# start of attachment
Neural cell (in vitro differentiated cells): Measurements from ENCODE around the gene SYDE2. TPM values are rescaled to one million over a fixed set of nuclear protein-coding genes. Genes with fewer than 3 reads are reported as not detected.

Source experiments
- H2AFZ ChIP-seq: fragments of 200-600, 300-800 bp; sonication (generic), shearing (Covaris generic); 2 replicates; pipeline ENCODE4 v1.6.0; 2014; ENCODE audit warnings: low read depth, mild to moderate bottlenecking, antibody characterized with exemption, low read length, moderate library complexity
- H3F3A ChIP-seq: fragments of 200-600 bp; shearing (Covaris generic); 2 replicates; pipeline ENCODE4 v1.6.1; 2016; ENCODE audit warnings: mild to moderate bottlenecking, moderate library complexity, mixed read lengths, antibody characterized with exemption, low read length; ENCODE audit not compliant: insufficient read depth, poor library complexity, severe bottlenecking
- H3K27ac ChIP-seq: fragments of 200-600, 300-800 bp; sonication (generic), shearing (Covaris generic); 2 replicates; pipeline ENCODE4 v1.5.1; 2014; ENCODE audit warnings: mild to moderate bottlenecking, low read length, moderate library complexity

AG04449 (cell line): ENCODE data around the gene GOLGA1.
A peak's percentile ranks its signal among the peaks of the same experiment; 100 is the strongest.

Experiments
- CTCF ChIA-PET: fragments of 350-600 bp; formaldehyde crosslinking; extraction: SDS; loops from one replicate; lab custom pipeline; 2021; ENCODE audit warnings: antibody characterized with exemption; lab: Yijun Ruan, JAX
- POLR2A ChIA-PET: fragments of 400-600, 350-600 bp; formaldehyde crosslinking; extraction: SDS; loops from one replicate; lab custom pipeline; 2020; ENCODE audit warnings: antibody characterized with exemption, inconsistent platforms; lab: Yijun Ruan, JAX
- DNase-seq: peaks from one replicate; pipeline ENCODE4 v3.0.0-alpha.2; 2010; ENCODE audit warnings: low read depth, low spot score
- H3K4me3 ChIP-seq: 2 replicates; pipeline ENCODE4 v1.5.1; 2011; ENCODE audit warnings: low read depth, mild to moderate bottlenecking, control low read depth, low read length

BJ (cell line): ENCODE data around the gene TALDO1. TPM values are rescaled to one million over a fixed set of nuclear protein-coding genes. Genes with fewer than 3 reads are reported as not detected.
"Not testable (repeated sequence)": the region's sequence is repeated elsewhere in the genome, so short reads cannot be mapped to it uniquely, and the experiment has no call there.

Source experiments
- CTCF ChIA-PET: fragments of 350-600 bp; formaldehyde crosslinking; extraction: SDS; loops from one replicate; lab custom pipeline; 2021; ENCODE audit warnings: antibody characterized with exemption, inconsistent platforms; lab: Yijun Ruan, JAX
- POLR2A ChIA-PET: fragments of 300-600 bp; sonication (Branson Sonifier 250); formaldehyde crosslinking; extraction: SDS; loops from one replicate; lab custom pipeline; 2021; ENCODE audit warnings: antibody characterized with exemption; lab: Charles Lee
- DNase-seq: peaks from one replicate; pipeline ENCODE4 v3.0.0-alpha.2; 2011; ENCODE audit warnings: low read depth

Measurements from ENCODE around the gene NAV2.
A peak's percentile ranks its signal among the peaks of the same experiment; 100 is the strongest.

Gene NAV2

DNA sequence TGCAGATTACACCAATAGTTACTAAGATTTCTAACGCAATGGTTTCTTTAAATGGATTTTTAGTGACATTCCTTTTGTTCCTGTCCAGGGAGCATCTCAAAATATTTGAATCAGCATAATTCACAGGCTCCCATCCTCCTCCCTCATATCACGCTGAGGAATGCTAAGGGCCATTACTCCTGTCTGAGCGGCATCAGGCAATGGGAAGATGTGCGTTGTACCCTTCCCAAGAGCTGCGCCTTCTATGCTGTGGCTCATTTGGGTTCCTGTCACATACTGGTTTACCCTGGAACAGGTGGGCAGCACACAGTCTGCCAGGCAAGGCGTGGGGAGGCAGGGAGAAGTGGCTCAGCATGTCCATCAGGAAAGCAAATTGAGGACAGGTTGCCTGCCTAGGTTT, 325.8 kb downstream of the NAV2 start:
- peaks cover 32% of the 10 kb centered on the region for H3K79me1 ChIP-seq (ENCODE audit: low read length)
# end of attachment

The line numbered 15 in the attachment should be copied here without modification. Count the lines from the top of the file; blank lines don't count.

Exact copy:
Source experiments